It’s funny, people think it’s a conscious choice. It really isn’t! As an actor, you’re just trying to get work in any medium. I remember when I started out, I did motion capture for video games, and then I did a terrible Best Buy commercial for Best Buy employees. Growing up, I really wanted my own theater company and I really wanted to do theater, so I was consciously pursuing it. But then I was broke for a very long time. [Laughs.] The theater life of my 20s became a little more challenging. Subletting rooms and sleeping in my sister’s hall. You get to a point with theater that they want to start hiring TV stars, and I started to go, Okay, if I don’t play this game a little, I may start losing roles. When I got to America, they pushed for film and TV anyway, so I went on a lot of auditions. I can’t even tell you. Hundreds and hundreds of auditions. I thought I would never work in this industry. And then I got a job! I got this series called Hindsight, which was a good crash course — I was on set everyday for four months, 16 hours a day. I got my bearings for Barry! And I got to pay my rent just barely! In the beginning, I thought theater was an actor’s medium. You get to do the story from start to finish and you’re in charge of telling that story. With film and TV, everything’s so chopped up and it’s really a director and an editor’s medium. I’ve found the creative freedom in it now, with good material and collaborations, where you get that same kind of high.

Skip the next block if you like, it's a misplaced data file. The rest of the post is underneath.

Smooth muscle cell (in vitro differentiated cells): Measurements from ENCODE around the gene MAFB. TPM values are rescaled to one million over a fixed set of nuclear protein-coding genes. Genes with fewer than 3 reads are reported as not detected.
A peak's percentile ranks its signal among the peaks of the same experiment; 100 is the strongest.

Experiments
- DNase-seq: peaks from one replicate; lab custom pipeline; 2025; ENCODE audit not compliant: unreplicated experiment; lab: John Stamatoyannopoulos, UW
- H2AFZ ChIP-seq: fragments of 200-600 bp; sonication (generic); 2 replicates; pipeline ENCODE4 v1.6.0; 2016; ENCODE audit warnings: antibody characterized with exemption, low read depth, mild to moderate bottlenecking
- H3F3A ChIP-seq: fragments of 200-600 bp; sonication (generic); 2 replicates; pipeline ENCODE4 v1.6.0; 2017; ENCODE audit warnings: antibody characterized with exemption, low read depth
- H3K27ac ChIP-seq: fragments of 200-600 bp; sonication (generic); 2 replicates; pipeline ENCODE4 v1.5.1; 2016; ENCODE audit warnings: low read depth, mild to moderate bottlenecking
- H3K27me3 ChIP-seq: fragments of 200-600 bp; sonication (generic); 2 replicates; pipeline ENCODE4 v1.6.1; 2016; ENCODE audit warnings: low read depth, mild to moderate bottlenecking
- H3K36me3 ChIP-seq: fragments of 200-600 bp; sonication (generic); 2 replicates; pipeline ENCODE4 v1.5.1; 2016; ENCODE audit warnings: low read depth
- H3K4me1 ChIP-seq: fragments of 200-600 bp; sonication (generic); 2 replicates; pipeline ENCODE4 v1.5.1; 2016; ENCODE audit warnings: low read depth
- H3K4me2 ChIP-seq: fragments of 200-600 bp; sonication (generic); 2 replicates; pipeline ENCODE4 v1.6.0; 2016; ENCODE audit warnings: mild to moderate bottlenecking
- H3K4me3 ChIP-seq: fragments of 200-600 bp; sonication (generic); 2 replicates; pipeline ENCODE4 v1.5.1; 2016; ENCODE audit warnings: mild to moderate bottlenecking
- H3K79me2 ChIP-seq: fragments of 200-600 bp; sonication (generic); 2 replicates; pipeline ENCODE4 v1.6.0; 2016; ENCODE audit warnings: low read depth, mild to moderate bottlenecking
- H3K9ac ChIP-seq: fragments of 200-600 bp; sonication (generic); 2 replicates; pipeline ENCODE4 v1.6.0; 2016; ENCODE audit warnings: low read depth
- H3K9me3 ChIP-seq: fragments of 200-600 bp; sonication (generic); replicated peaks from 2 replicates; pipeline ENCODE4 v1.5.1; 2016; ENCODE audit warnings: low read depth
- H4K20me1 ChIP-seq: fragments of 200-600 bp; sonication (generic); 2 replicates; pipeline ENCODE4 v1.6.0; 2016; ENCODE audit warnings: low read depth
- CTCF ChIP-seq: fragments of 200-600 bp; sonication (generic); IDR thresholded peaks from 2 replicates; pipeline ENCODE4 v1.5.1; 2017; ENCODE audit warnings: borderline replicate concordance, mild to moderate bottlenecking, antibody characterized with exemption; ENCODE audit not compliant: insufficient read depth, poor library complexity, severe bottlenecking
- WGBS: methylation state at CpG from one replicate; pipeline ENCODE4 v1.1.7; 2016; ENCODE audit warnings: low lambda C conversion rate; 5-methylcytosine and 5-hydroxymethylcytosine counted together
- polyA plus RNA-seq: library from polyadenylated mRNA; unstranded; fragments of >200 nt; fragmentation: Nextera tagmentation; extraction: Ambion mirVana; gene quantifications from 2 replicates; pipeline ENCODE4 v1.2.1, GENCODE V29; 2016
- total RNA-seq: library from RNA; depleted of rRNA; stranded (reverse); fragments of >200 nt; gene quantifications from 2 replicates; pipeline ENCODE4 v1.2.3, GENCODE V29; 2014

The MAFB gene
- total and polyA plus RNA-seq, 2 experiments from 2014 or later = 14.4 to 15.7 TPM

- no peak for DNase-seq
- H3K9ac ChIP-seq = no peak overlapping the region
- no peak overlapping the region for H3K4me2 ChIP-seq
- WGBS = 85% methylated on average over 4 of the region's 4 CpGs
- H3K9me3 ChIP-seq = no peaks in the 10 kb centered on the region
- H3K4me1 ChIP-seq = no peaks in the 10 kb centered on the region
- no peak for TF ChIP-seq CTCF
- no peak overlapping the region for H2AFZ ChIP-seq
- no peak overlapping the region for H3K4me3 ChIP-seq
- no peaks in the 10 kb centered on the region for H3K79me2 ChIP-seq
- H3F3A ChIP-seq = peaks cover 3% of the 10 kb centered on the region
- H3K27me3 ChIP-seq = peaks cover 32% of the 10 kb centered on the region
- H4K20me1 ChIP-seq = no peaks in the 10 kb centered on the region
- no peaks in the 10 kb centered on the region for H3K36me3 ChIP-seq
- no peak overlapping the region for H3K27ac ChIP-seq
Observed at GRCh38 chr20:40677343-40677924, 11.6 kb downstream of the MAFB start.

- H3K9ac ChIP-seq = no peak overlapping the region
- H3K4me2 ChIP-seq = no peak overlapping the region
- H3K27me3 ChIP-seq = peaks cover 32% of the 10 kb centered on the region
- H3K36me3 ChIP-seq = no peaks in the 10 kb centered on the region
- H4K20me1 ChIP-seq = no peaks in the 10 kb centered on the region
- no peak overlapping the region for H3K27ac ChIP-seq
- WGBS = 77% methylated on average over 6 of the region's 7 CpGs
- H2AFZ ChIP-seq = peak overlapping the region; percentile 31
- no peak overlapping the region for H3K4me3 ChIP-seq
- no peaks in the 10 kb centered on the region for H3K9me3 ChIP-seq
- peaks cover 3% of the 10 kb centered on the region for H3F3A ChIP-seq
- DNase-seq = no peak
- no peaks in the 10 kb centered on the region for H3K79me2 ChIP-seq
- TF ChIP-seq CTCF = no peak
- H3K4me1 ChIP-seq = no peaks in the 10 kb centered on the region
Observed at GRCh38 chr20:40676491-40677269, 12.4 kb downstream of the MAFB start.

When Hindsight got cancelled, they had to buy us out, because we’d been booked for a year to do it. For the first time in my career, I had this little window of financial freedom where I could take a sabbatical and I was gonna be really picky. I remember my manager called me — it was three in the afternoon, and I was very much unemployed. Nowhere to be, bathrobe, peanut butter toast, the works. He was like, “HBO has this new pilot with Bill Hader, I think this is your part.” I was like, “Okay! Sure! Sign me up!” In what world would I get that? When I went through the audition process, it was lovely. Bill was so collaborative and made it feel more like a rehearsal than a high-stakes audition. I felt, Oh my gosh, I’ve waited for this for so long, this is my dream job. It’s the best thing in the world to do work that you’re actually proud of.
How did you celebrate?